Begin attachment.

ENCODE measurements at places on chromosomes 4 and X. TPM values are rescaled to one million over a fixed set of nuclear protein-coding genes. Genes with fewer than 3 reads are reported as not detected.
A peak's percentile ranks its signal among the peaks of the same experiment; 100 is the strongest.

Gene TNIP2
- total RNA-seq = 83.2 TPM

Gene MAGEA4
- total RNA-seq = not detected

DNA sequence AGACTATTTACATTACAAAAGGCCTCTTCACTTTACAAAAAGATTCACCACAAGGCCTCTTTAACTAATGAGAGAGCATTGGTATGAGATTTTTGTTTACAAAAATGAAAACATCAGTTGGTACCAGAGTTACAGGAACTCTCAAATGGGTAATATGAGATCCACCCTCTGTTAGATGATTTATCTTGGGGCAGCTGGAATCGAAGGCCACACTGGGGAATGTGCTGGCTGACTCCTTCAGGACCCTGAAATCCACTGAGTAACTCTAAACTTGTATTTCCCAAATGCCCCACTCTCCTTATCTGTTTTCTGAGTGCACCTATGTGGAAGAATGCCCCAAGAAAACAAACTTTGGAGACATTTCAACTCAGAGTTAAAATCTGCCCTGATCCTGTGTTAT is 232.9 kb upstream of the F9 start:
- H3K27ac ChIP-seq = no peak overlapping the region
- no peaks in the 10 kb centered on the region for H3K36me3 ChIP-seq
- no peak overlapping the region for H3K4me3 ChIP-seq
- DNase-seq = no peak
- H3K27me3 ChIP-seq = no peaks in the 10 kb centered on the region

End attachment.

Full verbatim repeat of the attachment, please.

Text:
ENCODE measurements at places on chromosomes 4 and X. TPM values are rescaled to one million over a fixed set of nuclear protein-coding genes. Genes with fewer than 3 reads are reported as not detected.
A peak's percentile ranks its signal among the peaks of the same experiment; 100 is the strongest.

Gene TNIP2
- total RNA-seq = 83.2 TPM

Gene MAGEA4
- total RNA-seq = not detected

DNA sequence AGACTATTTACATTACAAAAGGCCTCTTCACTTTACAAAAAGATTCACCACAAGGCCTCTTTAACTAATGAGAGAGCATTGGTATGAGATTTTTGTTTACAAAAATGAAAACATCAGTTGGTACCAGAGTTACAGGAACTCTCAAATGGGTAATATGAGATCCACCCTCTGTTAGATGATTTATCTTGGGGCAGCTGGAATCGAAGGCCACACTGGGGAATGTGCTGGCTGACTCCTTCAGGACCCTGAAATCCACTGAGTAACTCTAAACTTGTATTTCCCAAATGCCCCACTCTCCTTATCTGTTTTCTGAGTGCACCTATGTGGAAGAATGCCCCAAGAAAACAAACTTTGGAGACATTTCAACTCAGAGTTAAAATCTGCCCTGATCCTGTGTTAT is 232.9 kb upstream of the F9 start:
- H3K27ac ChIP-seq = no peak overlapping the region
- no peaks in the 10 kb centered on the region for H3K36me3 ChIP-seq
- no peak overlapping the region for H3K4me3 ChIP-seq
- DNase-seq = no peak
- H3K27me3 ChIP-seq = no peaks in the 10 kb centered on the region